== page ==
Notes on Liner Notes

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Well before I ever started writing liner notes, I was a big fan of them. And by liner notes I mean all of the printed matter that came with an LP or a CD – production credits, lyrics, and occasionally some sort of explanatory or laudatory prose. I always felt a bit cheated when a favorite album didn’t come with lyrics; and I would often pick up new records based on a familiar name in the credits. (I got the first album by the Roches because it was produced by and featured a guitar solo by Robert Fripp.) Best of all were the little essays (as little as a paragraph or two) that explained a bit about the music. In classical music, this is considered common practice, but in popular music it’s always been the exception. I loved having Brian Eno’s explanation for the soundscapes on his ambient music record “On Land,” for example.

Having written liner notes for over a hundred records by now, I am perhaps no longer an impartial observer, but I still feel that liner notes serve a purpose. I’ve done a fair number of extensive CD booklets for releases of Armenian, Cambodian, Turkish, and other “foreign” musics, and my focus was not on experts in ethnomusicology but on curious listeners who might’ve stumbled across these recordings and were looking for some touchstones to help guide them through. Ditto for classical records. Even someone as well-known as Bobby McFerrin (the jazz singer best known for his pop moment with “Don’t Worry Be Happy”), when he released his first album as a classical conductor, needed a bit of explaining. His album was called “Paper Music,” an odd title until you learn that “paper music” is how many African musicians refer to the Western practice of writing music down on paper as opposed to actually going out and playing it.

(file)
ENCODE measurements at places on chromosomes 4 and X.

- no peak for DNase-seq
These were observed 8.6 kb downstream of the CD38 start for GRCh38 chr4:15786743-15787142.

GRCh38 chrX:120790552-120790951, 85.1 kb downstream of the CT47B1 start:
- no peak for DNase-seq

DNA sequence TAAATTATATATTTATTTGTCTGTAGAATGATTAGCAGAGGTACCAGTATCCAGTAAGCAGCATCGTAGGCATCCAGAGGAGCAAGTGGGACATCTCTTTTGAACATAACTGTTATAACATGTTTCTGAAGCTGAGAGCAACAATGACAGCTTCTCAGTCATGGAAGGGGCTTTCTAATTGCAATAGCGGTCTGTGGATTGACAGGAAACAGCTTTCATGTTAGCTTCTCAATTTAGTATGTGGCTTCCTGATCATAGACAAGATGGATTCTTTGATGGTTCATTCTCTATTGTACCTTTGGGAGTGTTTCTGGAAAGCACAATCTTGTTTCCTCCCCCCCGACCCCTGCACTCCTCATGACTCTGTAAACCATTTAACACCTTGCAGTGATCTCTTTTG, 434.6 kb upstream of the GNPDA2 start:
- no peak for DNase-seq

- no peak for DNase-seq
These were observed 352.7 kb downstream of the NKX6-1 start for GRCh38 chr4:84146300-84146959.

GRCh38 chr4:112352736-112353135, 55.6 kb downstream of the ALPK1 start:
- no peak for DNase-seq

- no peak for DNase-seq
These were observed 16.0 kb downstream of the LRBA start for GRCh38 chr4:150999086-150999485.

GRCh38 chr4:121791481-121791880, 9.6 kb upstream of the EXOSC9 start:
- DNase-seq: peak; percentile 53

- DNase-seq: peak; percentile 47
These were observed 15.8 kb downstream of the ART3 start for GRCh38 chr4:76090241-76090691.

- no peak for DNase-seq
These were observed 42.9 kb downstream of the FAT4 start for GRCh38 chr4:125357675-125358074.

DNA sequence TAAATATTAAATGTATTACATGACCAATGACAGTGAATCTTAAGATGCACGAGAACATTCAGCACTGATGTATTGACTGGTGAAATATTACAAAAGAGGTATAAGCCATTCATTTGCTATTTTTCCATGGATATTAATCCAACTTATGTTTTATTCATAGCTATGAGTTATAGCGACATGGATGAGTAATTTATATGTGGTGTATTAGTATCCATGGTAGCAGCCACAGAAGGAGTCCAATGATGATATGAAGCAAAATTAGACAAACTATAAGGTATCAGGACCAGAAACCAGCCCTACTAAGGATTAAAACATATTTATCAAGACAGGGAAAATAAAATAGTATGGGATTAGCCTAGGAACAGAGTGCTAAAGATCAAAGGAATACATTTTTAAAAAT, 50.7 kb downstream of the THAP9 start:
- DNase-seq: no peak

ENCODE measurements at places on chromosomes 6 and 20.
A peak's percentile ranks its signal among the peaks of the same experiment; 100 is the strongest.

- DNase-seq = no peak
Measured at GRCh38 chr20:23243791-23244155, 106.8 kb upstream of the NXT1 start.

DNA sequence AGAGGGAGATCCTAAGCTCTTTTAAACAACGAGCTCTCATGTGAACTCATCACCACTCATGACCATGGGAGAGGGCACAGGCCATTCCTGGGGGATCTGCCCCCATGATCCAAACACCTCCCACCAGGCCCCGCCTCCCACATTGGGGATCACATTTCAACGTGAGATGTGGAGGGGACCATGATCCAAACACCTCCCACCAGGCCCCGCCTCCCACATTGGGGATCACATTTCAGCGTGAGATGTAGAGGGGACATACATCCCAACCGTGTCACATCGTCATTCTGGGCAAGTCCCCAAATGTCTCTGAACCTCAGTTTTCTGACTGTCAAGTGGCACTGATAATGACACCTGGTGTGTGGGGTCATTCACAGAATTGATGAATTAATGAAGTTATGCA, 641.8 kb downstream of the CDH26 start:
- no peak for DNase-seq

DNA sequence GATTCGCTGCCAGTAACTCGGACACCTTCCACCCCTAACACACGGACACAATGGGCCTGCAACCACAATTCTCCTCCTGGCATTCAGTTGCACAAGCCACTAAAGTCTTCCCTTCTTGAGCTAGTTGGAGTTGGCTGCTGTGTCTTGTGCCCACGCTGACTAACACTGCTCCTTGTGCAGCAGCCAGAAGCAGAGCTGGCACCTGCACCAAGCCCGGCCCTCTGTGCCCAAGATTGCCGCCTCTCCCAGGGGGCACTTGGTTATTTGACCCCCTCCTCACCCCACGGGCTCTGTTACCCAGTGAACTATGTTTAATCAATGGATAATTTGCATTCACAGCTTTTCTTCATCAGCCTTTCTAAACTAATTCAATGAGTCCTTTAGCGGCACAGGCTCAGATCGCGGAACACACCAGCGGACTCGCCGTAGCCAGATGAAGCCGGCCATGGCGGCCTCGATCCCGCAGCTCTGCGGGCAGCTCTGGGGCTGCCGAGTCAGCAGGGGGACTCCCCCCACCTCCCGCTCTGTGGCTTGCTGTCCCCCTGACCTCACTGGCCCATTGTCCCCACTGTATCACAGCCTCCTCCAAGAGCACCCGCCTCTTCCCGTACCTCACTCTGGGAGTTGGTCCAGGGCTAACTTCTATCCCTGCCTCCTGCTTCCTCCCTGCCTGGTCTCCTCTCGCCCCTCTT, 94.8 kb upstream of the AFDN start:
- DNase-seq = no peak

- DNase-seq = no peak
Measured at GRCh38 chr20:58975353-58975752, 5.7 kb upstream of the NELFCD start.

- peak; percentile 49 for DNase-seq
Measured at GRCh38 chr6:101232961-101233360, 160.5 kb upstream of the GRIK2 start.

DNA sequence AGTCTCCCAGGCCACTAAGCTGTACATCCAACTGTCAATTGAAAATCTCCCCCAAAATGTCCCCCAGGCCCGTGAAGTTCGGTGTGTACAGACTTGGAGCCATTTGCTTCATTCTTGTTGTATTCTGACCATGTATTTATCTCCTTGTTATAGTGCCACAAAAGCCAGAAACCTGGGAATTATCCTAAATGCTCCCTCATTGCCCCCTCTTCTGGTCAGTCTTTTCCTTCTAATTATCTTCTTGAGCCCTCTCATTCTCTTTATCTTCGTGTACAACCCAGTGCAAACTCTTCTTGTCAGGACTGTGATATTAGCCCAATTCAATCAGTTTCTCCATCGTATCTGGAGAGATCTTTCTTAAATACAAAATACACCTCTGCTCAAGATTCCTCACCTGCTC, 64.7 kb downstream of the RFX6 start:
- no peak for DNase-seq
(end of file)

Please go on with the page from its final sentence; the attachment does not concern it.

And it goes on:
Granted, most pop records don’t require much more than a list of personnel and lyrics for you to find your way through them. I do notice though that reissues of important rock classics and box sets are often full of liner notes, by the artists themselves and/or by close observers. Of course, those are for Luddites and hermits who insist on buying physical stuff instead of just storing bits of data on their hard drives the way god apparently meant us to. For those who download music, whatever the genre, getting the most basic info – and the occasional essay – with your online purchase is a bit of a hassle.

Tell us: What do you think? How important are liner notes to you? If you download music, have you found sources for that info that’s reliable and convenient?